Originally published at: https://blog.12min.com/the-lucifer-effect-summary/
Understanding How Good People Turn Evil
How many times have you asked yourself “why are people so evil?”
Well, we have the answer!
It turns out that our nature is not the one that decides on which side of the good/evil line we fall, but the circumstances that surround us.
Now, let’s expand this conclusion more in detail.
Who Should Read “The Lucifer Effect”? and Why?Can you guess the meaning of the title?
Lucifer was an angel who challenged God’s authority and was sent to hell along with other fallen angels. There he becomes Satan, the personification of all evil.
You can already guess what “The Lucifer Effect” is about. Good can indeed go bad.
But how does this happen? What are the preconditions for turning evil?
We recommend this book to all readers who want to get a better understanding of human nature, as well as to those who wish to know why good people can turn evil.
About Philip ZimbardoPhilip Zimbardo, famous for his Stanford prison experiment, used to teach psychology at Stanford University. He is also an author and a former president of the American Psychological Association.
"The Lucifer Effect Summary"Try to think of a time when you took something that was not yours, while no one was watching.
Most people have a memory of something like that.
No, it is not the greatest of evils, but it shows that sometimes we are willing to do things which we would not do if the situation did not allow it.
However, in our conception of the world, we adopt the notion that some people are born evil, and that is it.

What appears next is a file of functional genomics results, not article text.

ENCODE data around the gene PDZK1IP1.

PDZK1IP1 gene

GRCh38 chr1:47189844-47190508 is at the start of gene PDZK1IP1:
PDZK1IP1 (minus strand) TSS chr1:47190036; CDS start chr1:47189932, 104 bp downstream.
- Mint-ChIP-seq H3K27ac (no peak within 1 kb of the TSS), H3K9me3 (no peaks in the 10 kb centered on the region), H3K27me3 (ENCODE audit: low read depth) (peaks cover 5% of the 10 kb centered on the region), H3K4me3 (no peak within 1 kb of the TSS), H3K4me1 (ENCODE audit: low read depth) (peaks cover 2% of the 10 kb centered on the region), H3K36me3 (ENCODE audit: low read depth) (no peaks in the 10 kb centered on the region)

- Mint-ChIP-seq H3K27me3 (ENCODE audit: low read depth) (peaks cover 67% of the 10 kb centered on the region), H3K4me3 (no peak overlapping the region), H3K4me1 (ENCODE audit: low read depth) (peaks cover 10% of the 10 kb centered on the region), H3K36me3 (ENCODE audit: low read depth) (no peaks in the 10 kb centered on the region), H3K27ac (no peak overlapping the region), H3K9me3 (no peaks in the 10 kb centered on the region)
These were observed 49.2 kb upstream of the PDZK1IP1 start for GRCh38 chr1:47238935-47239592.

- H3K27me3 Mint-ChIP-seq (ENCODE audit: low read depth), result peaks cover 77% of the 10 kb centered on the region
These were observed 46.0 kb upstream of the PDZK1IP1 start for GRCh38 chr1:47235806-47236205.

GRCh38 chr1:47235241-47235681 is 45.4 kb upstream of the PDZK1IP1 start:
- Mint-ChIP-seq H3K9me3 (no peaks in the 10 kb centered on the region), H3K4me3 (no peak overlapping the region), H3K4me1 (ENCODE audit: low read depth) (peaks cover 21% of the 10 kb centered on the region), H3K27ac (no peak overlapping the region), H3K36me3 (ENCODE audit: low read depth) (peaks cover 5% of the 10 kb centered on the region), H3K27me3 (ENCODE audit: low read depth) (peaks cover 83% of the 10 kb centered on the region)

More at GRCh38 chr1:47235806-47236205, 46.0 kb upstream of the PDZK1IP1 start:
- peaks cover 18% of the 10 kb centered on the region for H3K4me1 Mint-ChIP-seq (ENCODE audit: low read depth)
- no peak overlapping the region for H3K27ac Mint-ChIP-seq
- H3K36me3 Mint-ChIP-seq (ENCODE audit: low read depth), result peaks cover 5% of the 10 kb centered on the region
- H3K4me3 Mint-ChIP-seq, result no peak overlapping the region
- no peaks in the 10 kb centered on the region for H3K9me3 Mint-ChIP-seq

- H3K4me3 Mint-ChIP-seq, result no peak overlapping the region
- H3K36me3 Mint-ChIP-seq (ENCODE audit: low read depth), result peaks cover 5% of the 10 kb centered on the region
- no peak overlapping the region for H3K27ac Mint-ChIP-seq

The truth is somewhat different. In reality, the line between good and evil is fragile, and people can pass it.
So pointing fingers and the assumptions that only evil people do evil deeds are wrong.
So, what makes good people do bad things?
Psychologists and psychiatrists focus on dispositional causes, or the inborn traits of our behavior such as character, genetic, pathologies.
However, although we do carry these attributes with us, there are some situational causes which are more responsible for our behavior than our inherent characteristics.
Just think of the way you behave around your friends and the way you act around small children. You can see a different image of yourself, can’t you?
What we want to say is that personalities and human character are not static. They do change, according to the circumstances and the social contexts that surround you.
This perception is called the situational approach to comprehending human conduct. What it means is that you become what you need to become based on the situation you are in.
Okay, it is clear that some circumstances can turn ordinary people into monsters. But what are the specific factors?
One vital aspect of the transformation of individuals is obedience to authority. It does not matter what “authority” is – it can be a human, a set of rules, or an institution.
What is important is that most people choose to be obedient even if it means to be cruel.
Authority figures, as history shows, can turn from good to evil as well. Followers rarely disobey. They also follow the change.